Alan Titchmarsh reveals the unexpected reason you should NEVER cut your grass on a Sunday | The Sun

HE’S an oracle when it comes to all things gardening from hacks to advice.

And now Alan Titchmarsh has revealed the unexpected reason he doesn’t cut grass on one particular day of the week – and why others should follow in his footsteps. 

The 74-year-old wrote a recent piece for BBC Gardeners’ World Magazine in which he said he has a strict ban on mowing the lawn or using any other power tools on a Sunday.

And there’s a touching reason behind it, as the TV star revealed.

He said: “It's clear to me the rarest thing in any garden is silence. It appears to be the one commodity money can't buy. 

“I was worried I would sound holier-than-thou when I explained that I never use power tools on a Sunday.”

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However, he continued that this has become a firm belief of his, and that he ensures he follows it every weekend.

Alan explained: “I believe profoundly there should be at least one day in the week when we could go out into our gardens and experience a bit of peace and quiet.

“I want to listen to the birds singing. 

“And hear the wind rustling the leaves of the horse chestnut across the garden, the splash of a duck landing on our wildlife pond, the cluck of a moorhen darting across the lily pads and the laughter of grandchildren.”

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This comes after the presenter warned that a popular trend that he sees people buying into that in their outside space that he’s not a fan of.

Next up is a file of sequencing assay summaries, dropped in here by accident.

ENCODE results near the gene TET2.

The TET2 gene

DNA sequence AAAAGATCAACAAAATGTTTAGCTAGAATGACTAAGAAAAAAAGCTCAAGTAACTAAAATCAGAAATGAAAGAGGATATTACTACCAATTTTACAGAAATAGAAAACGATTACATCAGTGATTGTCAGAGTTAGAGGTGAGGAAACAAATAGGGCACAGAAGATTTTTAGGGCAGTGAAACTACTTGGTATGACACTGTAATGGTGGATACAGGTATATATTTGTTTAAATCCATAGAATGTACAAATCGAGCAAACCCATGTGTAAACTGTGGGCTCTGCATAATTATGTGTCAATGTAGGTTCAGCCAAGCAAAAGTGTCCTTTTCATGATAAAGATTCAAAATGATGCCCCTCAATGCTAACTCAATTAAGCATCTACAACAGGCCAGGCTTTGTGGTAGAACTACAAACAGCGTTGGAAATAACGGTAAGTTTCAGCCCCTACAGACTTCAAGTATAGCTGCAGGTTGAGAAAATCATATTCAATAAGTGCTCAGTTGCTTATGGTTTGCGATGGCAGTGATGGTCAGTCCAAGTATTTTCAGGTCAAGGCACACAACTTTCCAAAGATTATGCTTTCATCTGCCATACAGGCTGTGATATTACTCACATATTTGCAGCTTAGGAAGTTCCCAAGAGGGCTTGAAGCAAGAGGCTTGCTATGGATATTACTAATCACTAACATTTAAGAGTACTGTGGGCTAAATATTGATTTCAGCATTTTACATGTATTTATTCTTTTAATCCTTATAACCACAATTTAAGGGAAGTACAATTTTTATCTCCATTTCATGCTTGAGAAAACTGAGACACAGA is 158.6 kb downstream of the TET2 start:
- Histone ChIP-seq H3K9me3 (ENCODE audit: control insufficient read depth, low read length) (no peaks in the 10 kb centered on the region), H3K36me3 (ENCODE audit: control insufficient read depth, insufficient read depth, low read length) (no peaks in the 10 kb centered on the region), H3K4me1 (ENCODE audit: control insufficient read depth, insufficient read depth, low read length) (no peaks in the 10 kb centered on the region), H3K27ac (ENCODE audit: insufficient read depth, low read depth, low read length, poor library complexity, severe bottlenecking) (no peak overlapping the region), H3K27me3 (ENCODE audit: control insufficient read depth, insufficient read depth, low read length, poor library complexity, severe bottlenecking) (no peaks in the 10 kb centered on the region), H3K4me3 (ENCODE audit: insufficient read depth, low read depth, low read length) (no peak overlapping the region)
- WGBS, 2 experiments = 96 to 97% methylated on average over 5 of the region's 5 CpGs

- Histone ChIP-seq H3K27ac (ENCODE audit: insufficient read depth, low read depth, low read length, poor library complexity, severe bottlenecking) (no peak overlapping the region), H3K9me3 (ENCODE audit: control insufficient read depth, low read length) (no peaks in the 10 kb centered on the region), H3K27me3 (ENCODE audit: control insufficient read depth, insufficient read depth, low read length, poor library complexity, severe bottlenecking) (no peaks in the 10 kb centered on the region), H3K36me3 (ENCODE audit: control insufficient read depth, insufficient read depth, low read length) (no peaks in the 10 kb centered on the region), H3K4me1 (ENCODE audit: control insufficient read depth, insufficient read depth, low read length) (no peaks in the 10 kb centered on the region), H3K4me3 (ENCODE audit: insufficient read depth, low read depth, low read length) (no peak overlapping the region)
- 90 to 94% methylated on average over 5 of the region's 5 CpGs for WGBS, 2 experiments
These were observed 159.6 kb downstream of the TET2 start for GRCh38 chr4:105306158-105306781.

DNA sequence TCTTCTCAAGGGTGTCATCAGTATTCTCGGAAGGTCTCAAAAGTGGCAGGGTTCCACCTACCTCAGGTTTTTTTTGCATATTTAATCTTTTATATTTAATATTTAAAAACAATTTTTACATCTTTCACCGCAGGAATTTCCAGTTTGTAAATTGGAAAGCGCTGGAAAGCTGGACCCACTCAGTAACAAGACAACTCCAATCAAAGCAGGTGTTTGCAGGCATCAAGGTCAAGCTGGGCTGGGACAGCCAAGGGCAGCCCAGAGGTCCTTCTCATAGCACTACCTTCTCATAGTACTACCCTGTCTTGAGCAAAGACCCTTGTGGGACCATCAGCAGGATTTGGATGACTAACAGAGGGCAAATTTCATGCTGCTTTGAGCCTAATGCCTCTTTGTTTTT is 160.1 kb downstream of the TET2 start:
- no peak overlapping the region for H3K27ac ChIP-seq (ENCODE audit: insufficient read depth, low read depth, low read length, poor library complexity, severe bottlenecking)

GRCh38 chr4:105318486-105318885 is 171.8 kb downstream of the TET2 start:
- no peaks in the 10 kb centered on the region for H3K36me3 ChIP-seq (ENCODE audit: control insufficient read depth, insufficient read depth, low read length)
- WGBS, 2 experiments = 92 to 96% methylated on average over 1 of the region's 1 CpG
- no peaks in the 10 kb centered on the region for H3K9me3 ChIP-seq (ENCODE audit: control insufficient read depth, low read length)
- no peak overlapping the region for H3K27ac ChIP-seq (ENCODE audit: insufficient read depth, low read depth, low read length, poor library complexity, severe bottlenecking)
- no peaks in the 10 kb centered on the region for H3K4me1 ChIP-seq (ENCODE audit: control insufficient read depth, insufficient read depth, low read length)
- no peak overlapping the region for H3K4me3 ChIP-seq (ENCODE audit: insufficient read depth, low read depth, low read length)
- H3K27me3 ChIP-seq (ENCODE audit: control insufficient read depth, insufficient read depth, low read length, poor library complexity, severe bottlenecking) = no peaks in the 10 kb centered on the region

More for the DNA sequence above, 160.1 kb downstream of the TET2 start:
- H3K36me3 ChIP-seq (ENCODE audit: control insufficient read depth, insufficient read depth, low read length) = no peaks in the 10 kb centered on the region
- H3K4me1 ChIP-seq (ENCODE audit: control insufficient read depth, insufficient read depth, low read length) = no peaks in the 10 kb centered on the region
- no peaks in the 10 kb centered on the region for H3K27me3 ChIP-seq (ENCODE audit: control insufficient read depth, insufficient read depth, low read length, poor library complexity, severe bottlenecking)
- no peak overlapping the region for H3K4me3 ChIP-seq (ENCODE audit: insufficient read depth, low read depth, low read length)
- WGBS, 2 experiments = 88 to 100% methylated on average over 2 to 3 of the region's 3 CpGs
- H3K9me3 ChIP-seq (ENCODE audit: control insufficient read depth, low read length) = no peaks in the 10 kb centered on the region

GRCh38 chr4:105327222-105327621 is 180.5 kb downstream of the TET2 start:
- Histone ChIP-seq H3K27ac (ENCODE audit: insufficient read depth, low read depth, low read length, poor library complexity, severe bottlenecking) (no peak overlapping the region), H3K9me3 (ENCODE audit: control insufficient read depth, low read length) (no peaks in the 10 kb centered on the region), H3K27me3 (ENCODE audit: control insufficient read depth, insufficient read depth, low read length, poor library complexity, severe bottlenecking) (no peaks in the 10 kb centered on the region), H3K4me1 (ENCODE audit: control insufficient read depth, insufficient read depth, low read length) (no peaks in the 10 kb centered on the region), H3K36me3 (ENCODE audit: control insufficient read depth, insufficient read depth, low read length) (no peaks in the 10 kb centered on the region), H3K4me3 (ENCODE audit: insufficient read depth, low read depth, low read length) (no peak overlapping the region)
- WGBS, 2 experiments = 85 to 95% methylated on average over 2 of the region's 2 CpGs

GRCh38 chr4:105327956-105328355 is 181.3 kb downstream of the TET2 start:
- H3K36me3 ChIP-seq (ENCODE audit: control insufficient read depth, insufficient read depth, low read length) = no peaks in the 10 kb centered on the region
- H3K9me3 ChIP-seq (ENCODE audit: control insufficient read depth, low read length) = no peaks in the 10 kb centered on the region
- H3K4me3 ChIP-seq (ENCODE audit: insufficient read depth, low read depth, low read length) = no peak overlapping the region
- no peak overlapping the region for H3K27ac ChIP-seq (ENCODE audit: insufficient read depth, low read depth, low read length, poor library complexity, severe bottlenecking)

And it’s not good news for ‘rewilded’ garden owners, as Alan claimed that those gardeners who turn their gardens into a wilderness will inevitably end up attracting less insects and birds. 

Alan explained: “Domestic gardens and well-planted parks offer an opportunity to all forms of wildlife – be they birds seeking nesting sites in hedges, berried plants that provide winter food, or shrubs that offer shelter to mammals.

“Domestic gardens with their greater plant diversity offer sustenance and shelter to wildlife from March through to November. Nine months of nourishment.”

But Alan said from his own experience, he’d seen that this was not the case with a rewilded garden.

I never use power tools on a Sunday

Instead, he said: “A rewilded garden will offer nothing but straw and hay from August to March. A four-month flowering season is the norm.

“I find it worrying that misleading propaganda suggests only native plants are of any value to wildlife and the environment.” 

Alan said: “This is at odds with my experience as the custodian of a two-acre wildflower meadow and garden.

“The garden is patently richer – and for longer – in the variety of insect and bird species it sustains. 

“Domestic gardeners have a duty to ensure the survival of this unparalleled resource.

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“Should a current fashionable and ill-considered trend deplete our gardens of their botanical riches then we have presided over a diminution in biodiversity of catastrophic proportions.”

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